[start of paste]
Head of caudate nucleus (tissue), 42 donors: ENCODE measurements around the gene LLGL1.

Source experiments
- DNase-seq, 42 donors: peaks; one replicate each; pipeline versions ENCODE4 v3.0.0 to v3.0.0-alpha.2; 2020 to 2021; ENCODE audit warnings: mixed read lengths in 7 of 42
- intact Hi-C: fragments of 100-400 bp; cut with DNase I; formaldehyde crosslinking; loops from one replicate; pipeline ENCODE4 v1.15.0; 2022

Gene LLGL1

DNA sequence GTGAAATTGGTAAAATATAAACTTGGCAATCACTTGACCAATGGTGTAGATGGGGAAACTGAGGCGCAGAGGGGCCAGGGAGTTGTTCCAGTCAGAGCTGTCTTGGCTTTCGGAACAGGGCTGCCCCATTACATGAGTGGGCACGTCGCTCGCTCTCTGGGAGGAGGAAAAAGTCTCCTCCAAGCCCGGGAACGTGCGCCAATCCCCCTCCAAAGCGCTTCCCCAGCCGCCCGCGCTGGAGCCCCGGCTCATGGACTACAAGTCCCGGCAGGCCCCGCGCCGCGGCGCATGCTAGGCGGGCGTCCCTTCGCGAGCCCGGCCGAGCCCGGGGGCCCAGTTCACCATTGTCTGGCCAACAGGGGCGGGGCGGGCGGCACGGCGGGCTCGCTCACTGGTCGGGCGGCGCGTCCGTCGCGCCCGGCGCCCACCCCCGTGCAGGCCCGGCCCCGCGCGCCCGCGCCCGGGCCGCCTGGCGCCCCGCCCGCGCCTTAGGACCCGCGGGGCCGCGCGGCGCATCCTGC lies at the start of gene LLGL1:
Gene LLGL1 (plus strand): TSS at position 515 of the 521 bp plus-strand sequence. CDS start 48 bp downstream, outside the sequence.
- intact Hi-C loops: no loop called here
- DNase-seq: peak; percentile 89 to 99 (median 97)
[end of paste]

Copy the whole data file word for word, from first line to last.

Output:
Head of caudate nucleus (tissue), 42 donors: ENCODE measurements around the gene LLGL1.

Source experiments
- DNase-seq, 42 donors: peaks; one replicate each; pipeline versions ENCODE4 v3.0.0 to v3.0.0-alpha.2; 2020 to 2021; ENCODE audit warnings: mixed read lengths in 7 of 42
- intact Hi-C: fragments of 100-400 bp; cut with DNase I; formaldehyde crosslinking; loops from one replicate; pipeline ENCODE4 v1.15.0; 2022

Gene LLGL1

DNA sequence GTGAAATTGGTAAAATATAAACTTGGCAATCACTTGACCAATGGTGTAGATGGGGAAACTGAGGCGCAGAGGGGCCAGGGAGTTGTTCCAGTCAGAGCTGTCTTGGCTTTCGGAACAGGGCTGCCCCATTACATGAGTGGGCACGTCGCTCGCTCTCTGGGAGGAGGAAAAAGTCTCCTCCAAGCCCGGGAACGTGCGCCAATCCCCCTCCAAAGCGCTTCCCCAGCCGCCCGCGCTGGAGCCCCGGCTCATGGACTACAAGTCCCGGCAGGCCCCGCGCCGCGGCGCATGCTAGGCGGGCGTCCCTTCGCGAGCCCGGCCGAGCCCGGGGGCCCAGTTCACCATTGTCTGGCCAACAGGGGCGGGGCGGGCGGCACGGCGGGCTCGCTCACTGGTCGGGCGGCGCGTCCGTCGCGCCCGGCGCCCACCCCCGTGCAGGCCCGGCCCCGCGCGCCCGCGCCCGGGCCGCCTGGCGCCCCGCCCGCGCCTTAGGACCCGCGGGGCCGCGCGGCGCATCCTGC lies at the start of gene LLGL1:
Gene LLGL1 (plus strand): TSS at position 515 of the 521 bp plus-strand sequence. CDS start 48 bp downstream, outside the sequence.
- intact Hi-C loops: no loop called here
- DNase-seq: peak; percentile 89 to 99 (median 97)